by Debbie Tuma
You’ve heard of “Last Tango in Paris?” Now there was “First Tango in Montauk.” The first, three-day, Montauk Tango Festival was held March 31-April 2, with about 100 tango dancers arriving in Montauk, including famous performers from New York City and even Argentina! And also members of the Argentine Tango Lovers of Long Island. They were all there to perform, teach and to learn this exotic and colorful dance!
Walking into South Edison Restaurant in Montauk on the first night, who would think there would be beautiful women of all ages in swishy dresses and heels, being twirled around by handsome men of all ages, on a big dance floor surrounded by a crowd of onlookers? Professional dancers were giving Tango lessons to beginners, and some more experienced couples just came to dance to the captivating Latin music provided by the deejay.
The whole idea started with Dr. Lewis Gross, a self-proclaimed Tango lover, holistic dentist in NYC, and owner of “The Gig Shack” in Montauk. He put together a long weekend of Tango dancing, lessons, and education at several different venues in Montauk.
Gross, who has been a Montauk homeowner since 1995, and opened The Gig Shack 20 years ago, has been commuting to his dental practice in the city. While there, he heard Tango music one day coming from a second floor patio in Greenwich Village.
“I was knocked out by the beauty of it, and soon it became my “community.” We hired Alfonso Triaggiani, who has been teaching dance in the Hamptons for decades, to teach Tango at Gurney’s Inn 20 years ago. And the first year I had the Gig Shack, we had it there.” Before that, Gross said he had originally danced disco at the former Studio 54 in Manhattan.
Gross decided he wanted to do an off-season tourist event and bring something different, like Tango, to the Montauk community, which needs more culture. He invited dance students from Alfonso’s dance center in Bridgehampton, as well as dance students from Argentine Tango Lovers of Long Island, led by Sherry Palencia. And he co-hosted and organized this event with Renee Rouger, a professional Tango dancer and actress from Argentina, who lives in Manhattan.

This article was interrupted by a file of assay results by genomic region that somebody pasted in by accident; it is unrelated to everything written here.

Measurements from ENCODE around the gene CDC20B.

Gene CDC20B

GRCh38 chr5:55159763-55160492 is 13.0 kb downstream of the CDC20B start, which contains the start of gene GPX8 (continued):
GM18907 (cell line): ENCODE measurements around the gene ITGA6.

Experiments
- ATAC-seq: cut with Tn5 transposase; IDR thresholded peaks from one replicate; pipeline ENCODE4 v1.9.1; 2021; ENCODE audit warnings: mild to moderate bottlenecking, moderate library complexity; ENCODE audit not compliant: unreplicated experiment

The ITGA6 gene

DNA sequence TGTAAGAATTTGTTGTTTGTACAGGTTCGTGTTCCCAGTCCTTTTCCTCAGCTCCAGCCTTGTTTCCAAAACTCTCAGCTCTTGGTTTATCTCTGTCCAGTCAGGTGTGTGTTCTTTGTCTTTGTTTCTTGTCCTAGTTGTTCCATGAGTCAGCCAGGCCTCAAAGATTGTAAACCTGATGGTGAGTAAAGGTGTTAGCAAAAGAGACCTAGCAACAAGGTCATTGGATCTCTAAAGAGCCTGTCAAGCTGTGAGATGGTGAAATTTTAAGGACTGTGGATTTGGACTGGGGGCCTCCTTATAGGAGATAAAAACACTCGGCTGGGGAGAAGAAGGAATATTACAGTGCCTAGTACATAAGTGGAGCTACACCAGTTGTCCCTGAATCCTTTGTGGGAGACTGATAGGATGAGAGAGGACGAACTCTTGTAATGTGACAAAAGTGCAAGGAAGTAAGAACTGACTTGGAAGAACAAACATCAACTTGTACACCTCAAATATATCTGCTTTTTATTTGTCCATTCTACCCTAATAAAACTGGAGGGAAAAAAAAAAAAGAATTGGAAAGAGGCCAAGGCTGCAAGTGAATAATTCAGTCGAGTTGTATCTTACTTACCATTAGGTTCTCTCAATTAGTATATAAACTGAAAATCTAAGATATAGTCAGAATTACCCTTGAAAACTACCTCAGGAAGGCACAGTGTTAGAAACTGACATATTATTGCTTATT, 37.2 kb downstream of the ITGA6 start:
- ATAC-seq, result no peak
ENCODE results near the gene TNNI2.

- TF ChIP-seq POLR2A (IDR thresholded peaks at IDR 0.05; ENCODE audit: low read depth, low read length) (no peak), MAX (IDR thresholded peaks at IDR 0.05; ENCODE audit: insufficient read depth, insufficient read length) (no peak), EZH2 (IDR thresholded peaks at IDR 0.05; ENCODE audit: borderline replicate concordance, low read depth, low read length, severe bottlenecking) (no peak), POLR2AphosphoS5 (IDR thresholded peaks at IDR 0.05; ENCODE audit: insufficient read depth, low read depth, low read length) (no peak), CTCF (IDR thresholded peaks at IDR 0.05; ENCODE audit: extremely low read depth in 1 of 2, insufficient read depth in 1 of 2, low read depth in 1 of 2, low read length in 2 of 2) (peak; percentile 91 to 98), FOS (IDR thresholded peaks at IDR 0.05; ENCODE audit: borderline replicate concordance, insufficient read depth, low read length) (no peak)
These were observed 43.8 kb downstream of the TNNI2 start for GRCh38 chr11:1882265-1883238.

Together, they designed a three-day Montauk Tango weekend that took place at South Edison Restaurant on Friday night, at Sel Rose Restaurant on Saturday night, and at the Gig Shack on Sunday afternoon. The dance teachers, professional performers, and students stayed at the local motels.
On Friday night, Renee Rouger was on the dance floor, and explained to her audience that she was introduced to this dance by “The Goddess of Tango,” Maria Nieves. “I was in show biz, as an actress and dancer, and I hung out with the cast of “Tango Argentina” on Broadway in 1983,” she said. I always loved Tango—it reflects the drama and suffering of the working class people in Argentina.”
Sherry Palencia, President of Tango Lovers of Long Island, had come out with her students. They meet regularly to dance and learn about the Tango culture. “Our group has performed at colleges, libraries and private parties,” she said. “I always loved dance. I married a Mexican man, and later became a line dance teacher. One day I saw ‘Forever Tango’ on Broadway, and decided that’s what I wanted to do.”
She went to a Tango Festival in Argentina and learned the dance, but when she came home to Long Island, there was no place to do it. So she created her dance organization, based in Westbury and Bethpage, for the past 23 years. “I wanted to dance physically close, and also with the Tango, you experience the total body with breath and posture,” she explained.
One couple from Sherry’s Tango group, Yury Wolf-Sonkin and his wife Valerie, of Melville, were spinning around on the dance floor Friday night. “This is the most beautiful music that humanity has invented in a hundred years,” said Yury. “From the 20’s to the 50’s it was the most enticing experience in Argentina, but when the dictators came to this country, it started to disappear.” Valerie joked, “We call it Tango Therapy… socially acceptable, vertical foreplay. To dance the Tango, they say you have to be in love for at least 3 minutes.”
On Saturday night, there was big name entertainment at Sel Rose Restaurant in Montauk, with a great dance party. It featured the Pedro Giraudo Tango Quartet, a Grammy Award-winning band from Argentina, as well as famous performers as Guillermina Quiroga and Mariano Logiudice, and Arlos Rrego and Maureen Urrego, and Guillermo Merlo. On Sunday, people came to the Gig Shack for more dancing and music.
During the weekend, there was even a history lesson on Tango from John Osburn, a professor at New York University who teaches theater, literature and the art of Tango. “Tango is music, dance, song and culture,” he said. “It’s an act of nostalgia, and it’s different than any other dance because of the closeness of the embrace, and the improvisational nature of the steps.”
Lewis Gross said he hopes to develop a local dance community, with more festivals and Tango lessons in Montauk and the Hamptons in the future. For information, he can be reached at 917-855-0958.